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Rory Meakin: Falkland Islanders' opinions on their own future are not worthless, Mr Carmona


Rory Meakin is a Research Associate at the TaxPayers' Alliance. Follow Rory on Twitter.

The Falkland Islands Government has announced an historic referendum on the future of the islands’ sovereignty, which David Cameron welcomed during Prime Minister’s Questions this afternoon following a question from Nigel Adams MP about British Government support for World Bank lending to Argentina. Although few are in any doubt that Falklanders will vote overwhelmingly in favour of remaining a British Overseas Territory, the move is expected to help repel attempts by Argentina to colonise the territory, either diplomatically or militarily.

Senior Argentinian politicians, however, are not impressed. Daniel Filmus, chair of the Argentine Senate foreign affairs committee said any referendum would make no difference to its claims on the islands, which rests entirely on a ridiculous interpretation of international law. Argentina’s position: 

"has always been based on the UN resolutions, indicating that sovereignty negotiations must always be resolved through bilateral negotiations with the UK"

Daniel Filmus is not alone in his contempt for self-determination, either. In an interview with Bueno Aires radio Guillermo Carmona, chair of the foreign affairs committee of Argentina’s equivalent of the House of Commons, was scathing about the value of the islanders’ opinions about their future:

"This has no value at all since Argentina rejects the possibility of self-determination"

Mr Carmona went on to say that he did not think the referendum “complied with international law”, with which he must be familiar as Argentina’s record on flouting international law is remarkable. It has more claims in the International Court for Settlement of Investment Disputes (ICSID) than any other with the sole exception of neighbouring Venezuela. It has refused to honour the ICSID treaty or allow the IMF to review its public accounts. And it has been assigned to the Financial Action Task Force’s ‘grey list’ of strategic deficiencies in financial systems for anti-money laundering and terrorist financing, while sheltering 86 per cent of its foreign reserves from the international judicial system in Switzerland’s Bank for International Settlements.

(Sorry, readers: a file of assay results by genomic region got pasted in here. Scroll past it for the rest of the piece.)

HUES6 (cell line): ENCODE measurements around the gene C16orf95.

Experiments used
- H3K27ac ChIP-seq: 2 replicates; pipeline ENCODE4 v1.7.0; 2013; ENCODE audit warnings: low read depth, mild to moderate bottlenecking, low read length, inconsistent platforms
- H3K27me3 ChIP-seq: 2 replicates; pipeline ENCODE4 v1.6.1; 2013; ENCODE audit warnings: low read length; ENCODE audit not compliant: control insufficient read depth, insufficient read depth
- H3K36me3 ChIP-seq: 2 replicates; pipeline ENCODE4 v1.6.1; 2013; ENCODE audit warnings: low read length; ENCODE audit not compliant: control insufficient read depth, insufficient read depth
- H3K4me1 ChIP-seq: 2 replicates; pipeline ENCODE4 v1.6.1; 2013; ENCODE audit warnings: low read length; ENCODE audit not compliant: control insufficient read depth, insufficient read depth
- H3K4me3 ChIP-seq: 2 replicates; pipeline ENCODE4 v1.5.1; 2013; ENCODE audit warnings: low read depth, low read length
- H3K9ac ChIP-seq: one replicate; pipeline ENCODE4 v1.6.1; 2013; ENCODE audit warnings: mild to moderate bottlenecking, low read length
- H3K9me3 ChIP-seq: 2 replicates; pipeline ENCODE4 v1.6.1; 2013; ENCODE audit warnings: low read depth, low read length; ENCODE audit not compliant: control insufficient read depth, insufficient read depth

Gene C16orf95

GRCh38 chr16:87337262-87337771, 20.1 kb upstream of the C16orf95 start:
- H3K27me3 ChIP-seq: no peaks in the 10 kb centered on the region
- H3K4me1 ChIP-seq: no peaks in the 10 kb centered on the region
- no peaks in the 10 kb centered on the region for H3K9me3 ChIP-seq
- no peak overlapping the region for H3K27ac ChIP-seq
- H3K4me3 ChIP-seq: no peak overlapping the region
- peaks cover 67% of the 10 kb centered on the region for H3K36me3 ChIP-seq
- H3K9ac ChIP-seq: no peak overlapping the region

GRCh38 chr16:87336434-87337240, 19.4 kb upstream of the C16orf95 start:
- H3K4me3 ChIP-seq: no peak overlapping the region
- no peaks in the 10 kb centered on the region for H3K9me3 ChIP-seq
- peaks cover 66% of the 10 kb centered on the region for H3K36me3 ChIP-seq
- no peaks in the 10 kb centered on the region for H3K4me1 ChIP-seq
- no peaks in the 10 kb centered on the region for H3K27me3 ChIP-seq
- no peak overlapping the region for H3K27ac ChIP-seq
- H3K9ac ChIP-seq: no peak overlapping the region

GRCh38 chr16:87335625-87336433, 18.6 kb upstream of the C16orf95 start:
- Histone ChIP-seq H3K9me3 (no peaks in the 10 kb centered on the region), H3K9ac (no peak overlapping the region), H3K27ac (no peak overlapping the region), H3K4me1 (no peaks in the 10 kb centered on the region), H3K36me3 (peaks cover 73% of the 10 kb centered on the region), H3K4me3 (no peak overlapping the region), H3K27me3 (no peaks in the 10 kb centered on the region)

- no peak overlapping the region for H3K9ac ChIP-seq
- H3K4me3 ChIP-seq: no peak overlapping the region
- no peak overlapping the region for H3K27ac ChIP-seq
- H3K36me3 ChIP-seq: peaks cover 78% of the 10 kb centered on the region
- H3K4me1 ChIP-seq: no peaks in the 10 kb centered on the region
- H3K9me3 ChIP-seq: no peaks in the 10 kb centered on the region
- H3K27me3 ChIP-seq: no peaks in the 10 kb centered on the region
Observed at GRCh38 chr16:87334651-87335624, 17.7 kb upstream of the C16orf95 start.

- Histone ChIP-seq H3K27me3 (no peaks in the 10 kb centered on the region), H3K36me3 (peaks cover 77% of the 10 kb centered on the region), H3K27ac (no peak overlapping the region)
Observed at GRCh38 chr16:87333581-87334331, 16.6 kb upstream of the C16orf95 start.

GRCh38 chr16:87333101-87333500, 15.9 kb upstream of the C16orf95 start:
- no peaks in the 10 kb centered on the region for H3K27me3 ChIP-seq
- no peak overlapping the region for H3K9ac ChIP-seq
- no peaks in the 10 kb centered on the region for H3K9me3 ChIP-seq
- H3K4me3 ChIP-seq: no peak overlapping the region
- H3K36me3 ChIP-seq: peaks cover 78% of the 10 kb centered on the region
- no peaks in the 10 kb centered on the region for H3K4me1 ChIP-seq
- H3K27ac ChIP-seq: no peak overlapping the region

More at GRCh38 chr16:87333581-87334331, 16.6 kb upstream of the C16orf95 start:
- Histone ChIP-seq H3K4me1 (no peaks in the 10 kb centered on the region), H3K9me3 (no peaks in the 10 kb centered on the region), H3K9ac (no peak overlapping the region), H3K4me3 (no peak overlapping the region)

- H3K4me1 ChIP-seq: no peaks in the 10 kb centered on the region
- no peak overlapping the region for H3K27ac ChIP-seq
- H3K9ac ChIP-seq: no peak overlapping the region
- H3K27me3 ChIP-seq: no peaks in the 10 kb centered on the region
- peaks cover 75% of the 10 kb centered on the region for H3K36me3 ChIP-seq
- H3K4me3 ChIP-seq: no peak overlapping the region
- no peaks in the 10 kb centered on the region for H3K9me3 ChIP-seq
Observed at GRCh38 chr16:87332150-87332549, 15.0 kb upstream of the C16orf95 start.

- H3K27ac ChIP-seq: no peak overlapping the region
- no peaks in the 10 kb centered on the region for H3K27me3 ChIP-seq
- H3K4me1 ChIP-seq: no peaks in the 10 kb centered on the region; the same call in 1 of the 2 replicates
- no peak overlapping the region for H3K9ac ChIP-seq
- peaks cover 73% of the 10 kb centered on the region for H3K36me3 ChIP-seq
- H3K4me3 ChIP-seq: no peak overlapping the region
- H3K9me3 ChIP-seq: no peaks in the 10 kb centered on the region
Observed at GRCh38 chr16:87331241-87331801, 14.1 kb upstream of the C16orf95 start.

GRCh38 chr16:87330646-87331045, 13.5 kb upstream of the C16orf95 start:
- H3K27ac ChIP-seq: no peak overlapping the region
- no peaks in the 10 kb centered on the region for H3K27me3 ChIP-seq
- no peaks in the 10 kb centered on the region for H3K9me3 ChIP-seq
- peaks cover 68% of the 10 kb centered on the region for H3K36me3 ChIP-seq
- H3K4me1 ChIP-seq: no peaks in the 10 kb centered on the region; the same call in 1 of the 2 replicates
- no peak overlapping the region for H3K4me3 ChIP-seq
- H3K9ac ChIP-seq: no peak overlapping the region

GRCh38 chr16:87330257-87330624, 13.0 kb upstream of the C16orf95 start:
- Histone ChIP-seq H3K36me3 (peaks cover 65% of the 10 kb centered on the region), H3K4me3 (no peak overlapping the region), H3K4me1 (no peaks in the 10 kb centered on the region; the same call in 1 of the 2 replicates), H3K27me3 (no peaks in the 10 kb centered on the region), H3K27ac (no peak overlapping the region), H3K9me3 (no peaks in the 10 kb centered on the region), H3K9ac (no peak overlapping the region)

Most outrageously of all, Argentine President Cristina Fernandez will today argue for the international community to back her attempts to colonise the islands in, of all places, the UN Committee on Decolonisation. Spectacular doublespeak that would have made George Orwell proud.

So what is the British Government doing to defend British territory and our fellow Britons against these diplomatic assaults? We’re bankrolling Argentina, of course. If you think that funding Argentina while they attack British interests is doubleplus ungood and if you want to tell the Government to put a stop to it, sign our petition and tell anyone else who might agree with you to sign it, too.


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